Commonly used to treat multiple cardiovascular diseases, systemic beta blockers have a more limited a role in IOP reduction, given their cardiopulmonary side effects. Researchers investigated whether topical glaucoma eye drops—beta blockers in particular—exhibited weaker IOP-lowering efficacy in patients also taking systemic beta blockers.
To evaluate whether IOP elevation following medication washout is influenced by systemic beta blocker use, the researchers analyzed pre-randomized data from the HORIZON study. Eligible subjects had age-related cataract and POAG; their medicated IOP was ≤31mm Hg on one to four topical glaucoma drops. The researchers analyzed data from two study visits prior to cataract surgery.
A total of 781 eyes of 781 subjects was included, 15.9% of whom were taking systemic beta blockers. The majority (82.2%) used cardioselective beta blockers. The researchers found no statistically or clinically significant difference in IOP increase following washout based on systemic beta blocker use: a 6.8mm Hg increase in subjects taking systemic beta blockers and 6.7mm Hg in those who were not. In addition, for patients taking a systemic beta blocker, the IOP increase was similar following washout, regardless of the number of topical glaucoma eye drops they were using.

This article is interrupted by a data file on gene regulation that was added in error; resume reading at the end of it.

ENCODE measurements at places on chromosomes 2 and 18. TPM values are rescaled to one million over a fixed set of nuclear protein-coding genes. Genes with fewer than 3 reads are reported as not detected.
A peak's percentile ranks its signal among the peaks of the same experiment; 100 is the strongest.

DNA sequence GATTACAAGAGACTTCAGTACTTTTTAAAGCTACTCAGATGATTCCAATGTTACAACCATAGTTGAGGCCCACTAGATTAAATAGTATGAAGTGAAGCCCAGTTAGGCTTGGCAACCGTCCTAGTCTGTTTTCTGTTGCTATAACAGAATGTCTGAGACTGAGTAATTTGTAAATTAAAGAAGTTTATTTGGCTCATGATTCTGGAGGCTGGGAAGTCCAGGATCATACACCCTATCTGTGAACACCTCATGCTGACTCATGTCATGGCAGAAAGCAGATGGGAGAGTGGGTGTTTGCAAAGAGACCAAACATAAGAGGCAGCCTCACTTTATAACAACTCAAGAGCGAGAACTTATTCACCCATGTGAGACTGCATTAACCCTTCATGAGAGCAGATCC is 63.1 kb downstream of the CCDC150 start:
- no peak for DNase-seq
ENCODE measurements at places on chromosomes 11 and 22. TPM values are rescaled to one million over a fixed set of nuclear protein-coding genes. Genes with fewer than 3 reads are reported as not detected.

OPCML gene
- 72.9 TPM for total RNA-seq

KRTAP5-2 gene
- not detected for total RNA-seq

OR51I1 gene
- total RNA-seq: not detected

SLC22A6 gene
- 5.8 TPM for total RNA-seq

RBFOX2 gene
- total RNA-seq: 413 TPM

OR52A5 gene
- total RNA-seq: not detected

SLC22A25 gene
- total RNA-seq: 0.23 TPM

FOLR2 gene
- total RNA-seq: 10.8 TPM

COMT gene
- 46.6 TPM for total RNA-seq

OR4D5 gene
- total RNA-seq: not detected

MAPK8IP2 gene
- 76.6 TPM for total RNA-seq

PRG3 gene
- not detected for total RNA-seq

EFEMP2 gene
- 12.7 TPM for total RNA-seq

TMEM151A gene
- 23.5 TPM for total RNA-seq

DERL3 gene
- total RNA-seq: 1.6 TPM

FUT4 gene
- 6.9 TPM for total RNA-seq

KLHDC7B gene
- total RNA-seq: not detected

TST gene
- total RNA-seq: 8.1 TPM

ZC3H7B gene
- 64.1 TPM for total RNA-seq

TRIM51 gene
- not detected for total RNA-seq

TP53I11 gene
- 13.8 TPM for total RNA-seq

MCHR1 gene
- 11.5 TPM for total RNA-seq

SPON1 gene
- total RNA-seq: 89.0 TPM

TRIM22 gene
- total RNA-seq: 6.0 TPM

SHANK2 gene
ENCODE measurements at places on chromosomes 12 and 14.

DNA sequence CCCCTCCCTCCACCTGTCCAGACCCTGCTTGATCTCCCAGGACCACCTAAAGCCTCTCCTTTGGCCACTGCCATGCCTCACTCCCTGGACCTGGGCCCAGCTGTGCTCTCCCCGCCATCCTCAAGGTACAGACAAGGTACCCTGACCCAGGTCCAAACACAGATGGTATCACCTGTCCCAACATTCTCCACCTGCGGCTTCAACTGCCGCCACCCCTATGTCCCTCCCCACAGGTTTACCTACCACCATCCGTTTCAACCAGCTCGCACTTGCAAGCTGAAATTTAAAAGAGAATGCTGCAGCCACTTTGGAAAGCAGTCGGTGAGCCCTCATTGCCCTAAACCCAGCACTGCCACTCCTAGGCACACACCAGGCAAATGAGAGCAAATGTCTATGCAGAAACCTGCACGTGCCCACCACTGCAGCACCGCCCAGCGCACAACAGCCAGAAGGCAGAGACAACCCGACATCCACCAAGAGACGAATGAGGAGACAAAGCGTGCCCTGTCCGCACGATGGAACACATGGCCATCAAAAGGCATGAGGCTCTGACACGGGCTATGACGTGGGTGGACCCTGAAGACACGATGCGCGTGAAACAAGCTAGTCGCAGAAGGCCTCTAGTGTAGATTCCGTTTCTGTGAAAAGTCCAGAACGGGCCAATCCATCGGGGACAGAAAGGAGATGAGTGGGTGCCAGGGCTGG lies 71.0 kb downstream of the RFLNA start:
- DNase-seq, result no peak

They surmise that the vast majority of patients on a systemic beta blocker will still achieve more than 75% of IOP lowering on average when using a topical beta blocker as part of their medical regimen. Use of a systemic beta blocker did not meaningfully affect IOP lowering effectiveness of glaucoma drops. “Withholding a topical beta blocker from these patients, therefore, seems unwarranted,” they noted.
Johnson TV and Jampel HD. Systemic beta blockers do not affect glaucoma eye drop effectiveness. Ophthalmology. June 29, 2020. [Epub ahead of print].